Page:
The Root.com has had several great articles in the past week check them out.
For white Gen Y’ers, ‘racist’ is the worst tag of all.
Master TV satirist Stephen Colbert frequently pokes fun at the notions of racial political correctness by having his brash conservative pundit character proclaim that he cannot see race. It’s a simple and reliably funny conceit that plays on the prevalent, if specious, notion that we live in a post-racial era, one that ignores, or optimistically shrugs off, the lingering and substantial issues between the races (Click to See Entire Article).
The situation is this: Two friends of mine; one white male, one black female. One very incendiary word. And the black girl wasn’t the one who said it.
I watched the following exchange with nervous curiosity, my eyes flitting back and forth as if the two were engaged in an intense game of ping-pong. My white male friend had been standing there talking like the rest of us, peppering his speech with “nigga this” and “nigga that” as he joked and laughed (Click to See Entire Article).
Gen Y and the Colorblind Lie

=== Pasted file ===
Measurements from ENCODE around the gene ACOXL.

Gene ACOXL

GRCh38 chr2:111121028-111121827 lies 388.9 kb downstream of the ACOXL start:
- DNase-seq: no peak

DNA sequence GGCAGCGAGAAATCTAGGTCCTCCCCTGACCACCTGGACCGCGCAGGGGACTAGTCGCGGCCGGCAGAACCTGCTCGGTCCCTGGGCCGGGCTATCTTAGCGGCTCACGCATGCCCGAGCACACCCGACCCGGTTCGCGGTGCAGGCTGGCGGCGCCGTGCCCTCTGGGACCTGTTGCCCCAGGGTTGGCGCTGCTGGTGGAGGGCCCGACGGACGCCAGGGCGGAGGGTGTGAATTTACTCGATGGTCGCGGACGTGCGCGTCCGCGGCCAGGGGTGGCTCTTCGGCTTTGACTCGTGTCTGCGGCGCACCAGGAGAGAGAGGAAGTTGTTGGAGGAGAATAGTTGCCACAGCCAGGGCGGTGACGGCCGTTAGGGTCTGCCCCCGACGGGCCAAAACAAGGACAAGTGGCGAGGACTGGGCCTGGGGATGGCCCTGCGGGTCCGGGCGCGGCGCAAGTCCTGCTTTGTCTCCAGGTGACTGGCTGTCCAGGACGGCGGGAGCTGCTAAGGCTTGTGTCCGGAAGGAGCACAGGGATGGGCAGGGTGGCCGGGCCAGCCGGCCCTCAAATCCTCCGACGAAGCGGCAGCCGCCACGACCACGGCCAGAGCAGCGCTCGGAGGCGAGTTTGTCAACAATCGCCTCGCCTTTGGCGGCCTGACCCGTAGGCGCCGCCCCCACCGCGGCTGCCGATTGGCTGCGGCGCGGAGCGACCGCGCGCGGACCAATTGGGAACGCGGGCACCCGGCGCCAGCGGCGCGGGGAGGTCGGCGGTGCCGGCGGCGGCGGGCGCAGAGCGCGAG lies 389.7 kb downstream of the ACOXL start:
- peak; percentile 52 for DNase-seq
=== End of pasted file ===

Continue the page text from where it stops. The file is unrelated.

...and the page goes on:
For millennials, race is more complicated than ever.
“Are you serious?” he asked. And though I was, I couldn’t help but notice the disbelief in his blue eyes, his pale face furrowed in confusion. I searched his expression for an inkling of empathy. There was none.
“Why,” he had to wonder, “can’t I say the word ‘nigga’?”(Click to See Entire Article).
Black in America, Now What?
CNN’s sweeping series raises many good questions but offers few answers.
Certainly, the show shines a spotlight on the scope of blackness. But will black viewers see or learn anything that improves their daily lives or inspires new thinking or action? And will viewers unfamiliar with “the black experience” learn anything that will expand or positively inform their opinions of blacks, or—more to the point—spur them to reach out to blacks? (Click to See Entire Article)
Burden of Proof
We’ve earned our stripes. Stop asking us to prove our colors.
As the daughter of a retired African-American foreign service officer, I’ve lived patriotism, and it’s time we settle one issue regarding race in America: Enough already with questioning the patriotism of African Americans just because we have a hyphenated identity. We can be black and red, white and blue (Click to See Entire Article)